It was all coincidence, finding at YouTube a video from this barely unknown FAI category, the F1D. Titles were written in japanese and the video looked like slow-motion until somebody appears walking normally behind the “floating” air-model; an exquisite feeling of deceleration took over us completely.

Following the ‘Fédération Aéronautique Internationale’ notation, “F1” means uncontrolled and “D” means indoor. Besides the maximum wingspan of 55cm, FAI limits the minimum weight at 1,4g. Competitions with this kind of air-model take very long time and the goal is flying as much as possible (sometimes it can take around 45 minutes after one launch). As a result we have more like a waiting competition or an antithesis of many nowadays’s performance concepts.

The F1D’s structure is built in balsa wood and handcrafted microfilm – very craftsman style – with a thin strip of rubber as propellant which will cause the propeller to rotate around 50 RPM, reaching a speed near 1m/sec. It should be noted that the energy required to maintain them in the air is minimal, and even small oscillations of air in the surroundings – like moving too fast or breathing stronger – are capable of influencing their glide.

This context means a great respect for other competitors. In other words, they are like an image of fragility and maybe sublimity… more than a competition it leads into some solidarity feeling.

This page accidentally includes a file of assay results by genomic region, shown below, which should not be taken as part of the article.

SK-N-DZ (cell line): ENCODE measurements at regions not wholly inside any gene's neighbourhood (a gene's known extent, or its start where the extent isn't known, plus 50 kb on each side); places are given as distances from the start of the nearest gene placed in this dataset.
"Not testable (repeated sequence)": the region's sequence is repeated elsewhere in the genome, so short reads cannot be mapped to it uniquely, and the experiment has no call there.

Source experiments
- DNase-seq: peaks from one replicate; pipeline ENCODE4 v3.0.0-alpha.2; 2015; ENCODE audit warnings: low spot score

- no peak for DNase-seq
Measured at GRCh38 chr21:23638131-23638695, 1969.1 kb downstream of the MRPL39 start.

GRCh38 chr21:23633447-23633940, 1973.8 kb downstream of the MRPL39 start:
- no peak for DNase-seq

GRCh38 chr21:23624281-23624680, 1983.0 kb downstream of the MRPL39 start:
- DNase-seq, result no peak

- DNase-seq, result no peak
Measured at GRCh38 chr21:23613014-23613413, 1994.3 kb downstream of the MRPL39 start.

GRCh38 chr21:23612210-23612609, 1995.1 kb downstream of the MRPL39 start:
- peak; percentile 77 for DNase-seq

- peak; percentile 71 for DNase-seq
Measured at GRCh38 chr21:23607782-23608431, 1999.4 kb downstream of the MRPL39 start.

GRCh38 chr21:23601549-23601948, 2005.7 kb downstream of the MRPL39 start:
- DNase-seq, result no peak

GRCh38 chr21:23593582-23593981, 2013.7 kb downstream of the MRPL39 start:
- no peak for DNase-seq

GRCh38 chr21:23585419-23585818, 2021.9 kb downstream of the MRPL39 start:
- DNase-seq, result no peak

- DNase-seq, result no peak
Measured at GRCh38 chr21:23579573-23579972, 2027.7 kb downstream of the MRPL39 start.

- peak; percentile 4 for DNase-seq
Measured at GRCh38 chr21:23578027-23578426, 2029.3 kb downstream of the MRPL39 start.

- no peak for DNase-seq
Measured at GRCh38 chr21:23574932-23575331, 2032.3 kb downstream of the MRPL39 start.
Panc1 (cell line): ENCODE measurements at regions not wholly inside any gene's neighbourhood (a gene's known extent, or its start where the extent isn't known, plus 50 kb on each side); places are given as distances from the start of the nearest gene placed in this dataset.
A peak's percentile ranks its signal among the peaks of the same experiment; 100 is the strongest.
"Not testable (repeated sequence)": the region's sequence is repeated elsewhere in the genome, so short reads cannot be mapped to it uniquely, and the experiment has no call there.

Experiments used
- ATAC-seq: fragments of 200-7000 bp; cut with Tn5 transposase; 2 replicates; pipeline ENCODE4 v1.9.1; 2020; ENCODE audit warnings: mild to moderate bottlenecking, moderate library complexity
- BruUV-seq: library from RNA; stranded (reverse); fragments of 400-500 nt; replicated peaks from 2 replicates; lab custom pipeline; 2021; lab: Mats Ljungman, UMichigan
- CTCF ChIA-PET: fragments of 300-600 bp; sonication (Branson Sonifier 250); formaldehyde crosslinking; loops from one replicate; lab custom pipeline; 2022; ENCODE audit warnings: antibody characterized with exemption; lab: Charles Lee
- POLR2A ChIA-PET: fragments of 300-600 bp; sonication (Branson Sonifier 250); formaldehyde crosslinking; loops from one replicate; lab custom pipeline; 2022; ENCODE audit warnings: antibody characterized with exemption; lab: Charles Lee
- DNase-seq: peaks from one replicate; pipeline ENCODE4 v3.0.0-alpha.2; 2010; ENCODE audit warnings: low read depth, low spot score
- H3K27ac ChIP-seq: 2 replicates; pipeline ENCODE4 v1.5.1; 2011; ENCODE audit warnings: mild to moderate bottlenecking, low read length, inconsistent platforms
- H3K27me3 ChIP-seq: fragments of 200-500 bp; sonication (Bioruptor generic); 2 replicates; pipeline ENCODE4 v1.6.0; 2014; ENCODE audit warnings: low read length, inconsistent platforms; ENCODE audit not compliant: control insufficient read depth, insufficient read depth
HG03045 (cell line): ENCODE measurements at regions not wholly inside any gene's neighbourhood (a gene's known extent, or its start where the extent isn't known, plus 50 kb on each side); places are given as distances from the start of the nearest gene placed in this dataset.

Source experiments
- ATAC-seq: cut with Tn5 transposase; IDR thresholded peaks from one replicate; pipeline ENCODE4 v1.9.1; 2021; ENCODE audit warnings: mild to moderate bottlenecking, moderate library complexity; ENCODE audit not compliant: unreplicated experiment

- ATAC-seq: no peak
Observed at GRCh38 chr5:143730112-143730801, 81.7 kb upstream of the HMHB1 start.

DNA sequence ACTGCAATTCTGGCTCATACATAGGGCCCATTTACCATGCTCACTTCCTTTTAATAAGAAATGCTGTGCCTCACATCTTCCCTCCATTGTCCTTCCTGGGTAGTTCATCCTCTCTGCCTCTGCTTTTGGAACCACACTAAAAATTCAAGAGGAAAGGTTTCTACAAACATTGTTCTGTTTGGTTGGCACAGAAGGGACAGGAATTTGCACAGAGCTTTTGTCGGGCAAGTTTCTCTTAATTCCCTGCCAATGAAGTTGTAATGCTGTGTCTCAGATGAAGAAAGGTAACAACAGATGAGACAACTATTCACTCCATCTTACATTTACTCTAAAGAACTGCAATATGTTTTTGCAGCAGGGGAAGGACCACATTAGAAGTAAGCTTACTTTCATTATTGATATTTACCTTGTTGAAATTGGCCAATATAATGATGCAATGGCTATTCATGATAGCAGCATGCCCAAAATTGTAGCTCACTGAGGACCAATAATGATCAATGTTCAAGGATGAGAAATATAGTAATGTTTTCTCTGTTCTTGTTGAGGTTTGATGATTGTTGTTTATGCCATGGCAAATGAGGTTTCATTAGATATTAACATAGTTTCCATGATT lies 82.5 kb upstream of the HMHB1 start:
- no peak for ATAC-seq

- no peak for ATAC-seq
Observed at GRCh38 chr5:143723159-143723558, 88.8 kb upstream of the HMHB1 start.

The Volatile Hypothesis

So, our proposal aims to share with others that exquisite feeling of deceleration. Visitors will see through a modified LCD monitor an F1D slow flight exactly from the point of view of the video camera. It will virtually recreate the action ‘in loco’, matching the screen image to the adjacent room view (please see pictures bellow).

Hacking the LCD monitor by removing its polarizing layer and its fairing is a strategy to help visitors easily find the camera point of view and also an option to avoid fetishizing consumer electronics. Everything into this installation must be connected, from the air-model transport case to the electronics, construction plans and the recorded images.

Time length for the video will be the flying duration of our F1D (hope next time we can make it longer by having a wider space while recording). To set up this artwork we need just a couple of days and, after finished, it doesn’t need any maintenance.


general view from “Hipótese volátil”


vitrine with F1D and a bottle of nitrocellulose that was used to produce the wing’s microfilm


detail: the transparent acrylic structure was designed to hold the polarized filter considering the video camera focal length


detail: the video can be seen only through the polarized filter



hacked lcd monitor rearview: a RaspberryPI automates the video loop


Hope we can show you this time distortion device someday!

All the best,

Luciana Ohira and Sergio Bonilha